Janneke en Stanneke, a 1948 series by Bob De Moor never published in album format (except for one story)

In 1948 en 1949 a new Bob De Moor (under the Artec Studios flag) series saw a publication: ‘Janneke en Stanneke’.

It was the weekly comic strip publication ‘t Kapoentje which published the different stories. ‘Stories’ because many people think that there is only one Janneke en Stanneke story, namely the one which in the end got re-published for the very first time in album format by Ciso Stripgids (via Brabantia Nostra) in 1989.

It’s not all that weird that many people are unaware of the other stories, because if you don’t get published, you easily get forgotten, and that is exactly what happened here.

Janneke en Stanneke, a 1948 series by Bob De Moor never published in album format (except for one story)

The stories got published in a weekly only and got forgotten over time by most people. However, if you paid attention when reading the 1989 publication, you could have seen that the 60-strips long story actually is the follow-up story to another Janneke and Stanneke story. It starts with a text reminding readers what happened just before.

Today we present you the strips 37, 38, 39 and 40 of an unpublished untitled story (in album format that is). Note that none of the Janneke en Stanneke stories actually had a title, which doesn’t really make it easier to know what you are looking at. The duo finds themselves in the company of indians this time.

Don’t look too much for a story, because the series is actually a collection of gas with a loose story woven into it, the same with the story published in album format. Nevertheless, it’s part of De Moor’s heritage and a very good way to see how Bob De Moor‘s technique improved over time.

In the page published today you can see that De Moor is still a bit clumsy as far as the structure of the page, strips and cases is concerned. There clearly was no plan when creating the story or the page in particular. Not surprising, that year he would complete at least 17 stories… so there was no time for much story development let alone a lot of preparation. Things had to move on, and fast because the contracts for new stories kept on pouring in at the Artec Studios.

You can also see that De Moor struggles when it comes to putting people in a position which is not just walking or standing still. Look at case 1 and 2 for instance where he clearly is not at ease with the way he has drawn things. Also the use of a black shadow in the first 2 cases is not well-done (he would excel in it later on in his career through).

Nevertheless, these are stories which definitely deserve a re-publication. We wouldn’t be surprised that the fine people at Brabantstrip will ‘attack’ this in the next months or years (hint hint hint!).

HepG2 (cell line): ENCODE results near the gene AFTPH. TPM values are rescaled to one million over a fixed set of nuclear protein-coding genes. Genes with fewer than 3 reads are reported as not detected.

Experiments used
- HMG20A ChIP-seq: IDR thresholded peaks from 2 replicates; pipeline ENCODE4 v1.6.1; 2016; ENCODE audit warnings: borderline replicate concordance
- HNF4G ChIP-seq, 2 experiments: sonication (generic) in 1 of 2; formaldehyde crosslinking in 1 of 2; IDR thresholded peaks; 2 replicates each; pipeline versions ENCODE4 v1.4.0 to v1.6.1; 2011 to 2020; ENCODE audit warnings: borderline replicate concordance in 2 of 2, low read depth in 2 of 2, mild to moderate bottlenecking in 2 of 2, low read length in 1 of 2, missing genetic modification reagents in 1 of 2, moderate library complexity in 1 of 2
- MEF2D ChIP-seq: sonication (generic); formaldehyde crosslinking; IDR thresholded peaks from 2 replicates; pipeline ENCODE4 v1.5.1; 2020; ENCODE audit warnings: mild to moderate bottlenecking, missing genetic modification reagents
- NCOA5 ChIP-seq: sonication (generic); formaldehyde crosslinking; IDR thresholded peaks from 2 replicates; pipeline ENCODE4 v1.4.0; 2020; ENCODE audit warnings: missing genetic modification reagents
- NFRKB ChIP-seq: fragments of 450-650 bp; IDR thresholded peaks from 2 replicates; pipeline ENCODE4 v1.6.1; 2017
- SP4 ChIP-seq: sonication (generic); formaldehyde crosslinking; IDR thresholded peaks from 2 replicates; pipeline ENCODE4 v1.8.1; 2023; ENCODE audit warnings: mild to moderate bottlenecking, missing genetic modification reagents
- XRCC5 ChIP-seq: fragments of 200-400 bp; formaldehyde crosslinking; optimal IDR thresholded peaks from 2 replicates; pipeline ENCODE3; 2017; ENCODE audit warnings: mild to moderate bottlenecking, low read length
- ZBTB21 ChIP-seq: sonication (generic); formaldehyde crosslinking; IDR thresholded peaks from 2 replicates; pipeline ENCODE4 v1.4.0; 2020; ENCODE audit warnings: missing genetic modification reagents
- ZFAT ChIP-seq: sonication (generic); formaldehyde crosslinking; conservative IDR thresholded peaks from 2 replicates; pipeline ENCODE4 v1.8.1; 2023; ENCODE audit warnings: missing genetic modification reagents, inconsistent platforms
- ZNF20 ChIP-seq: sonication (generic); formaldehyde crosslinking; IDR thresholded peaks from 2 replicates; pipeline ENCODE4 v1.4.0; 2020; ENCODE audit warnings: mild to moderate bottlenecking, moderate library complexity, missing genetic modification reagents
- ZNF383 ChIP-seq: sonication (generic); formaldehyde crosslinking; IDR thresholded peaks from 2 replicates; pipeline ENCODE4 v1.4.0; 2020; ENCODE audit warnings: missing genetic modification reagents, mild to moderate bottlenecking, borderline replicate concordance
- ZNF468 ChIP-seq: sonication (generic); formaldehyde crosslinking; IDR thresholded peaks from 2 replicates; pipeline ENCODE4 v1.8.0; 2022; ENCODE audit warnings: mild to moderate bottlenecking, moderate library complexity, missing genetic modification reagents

The lost 2nd part of the ‘De witte maw-maw’ album cover

In March 1999 a black and white version of the Snoe and Snolleke album “De Witte Maw-Maw” saw the light of day.

It was a collaboration between 3 comic strip festivals and the Brussels based Enigma publishing house and it seems they had really big plans keeping the Bob De Moor fans busy for quite some time collecting all the different parts, because yes, they had split up the album in 2 parts.

The second part was to be released on the Comic Festival of Ganshoren later that year, on may 15th, to be followed by 3 parts compiling “De Spaa-motor”.

Below the copy we have (thanks to Alain Demaret for giving this!).

de-witte-maw-maw-enigma

‘Was’ because alas, nothing materialised except for this first part. Why? We’re not sure, but we have contacted some people to get some more info on this.

Nevertheless, we know this, Johan De moor had drawn a cover for the first part and – and this many people don’t know – he also completed the 2nd cover artwork, which in fact together with part 1 composed one single drawing. We have known this for a while, but it was only when we stumbled on this blog post by the Brussels based comic store Het B-Gevaar that we discovered the 2nd part too.

de-witte-maw-maw-deel-1-2

de-witte-maw-maw-fenixAs you will see the cover artwork for the Fenix album version published in 2005 by Brabantstrip is quite different too from this 1999 version by Johan De Moor. Especially Snoe and Snolleke have been redrawn for the later version and added into the first cover, which creates a better balance. At the same time Johan De Moor gave them a more Bob De Moor style.

We’ll update this story when we get extra information.

Johan De Moor pays tribute to Bob De Moor’s Balthazar for the upcoming Comic Strip Festival in Brussels (02-04/09)

From September 2 through September 4 you can visit the Brussels Comic Strip Festival in the Brussels park.

The festival has been celebrating comics of all kinds in Brussels since 2010, and welcomes more than 100,000 visitors each year. Young or old, amateur or specialist, there is always something for everyone among the many activities on offer.

For the 2016 edition, the Brussels park will be hosting comic museums, dozens of publishing houses, exhibitions, book shops, comic sellers, conferences, workshops and hundreds of authors signings. The Brussels Comic Strip Festival also includes a night-time show at Brussels Park, the Balloon’s Day Parade, the Comic Strip Festival’s Rally, comic strip exhibitions and activities throughout the city.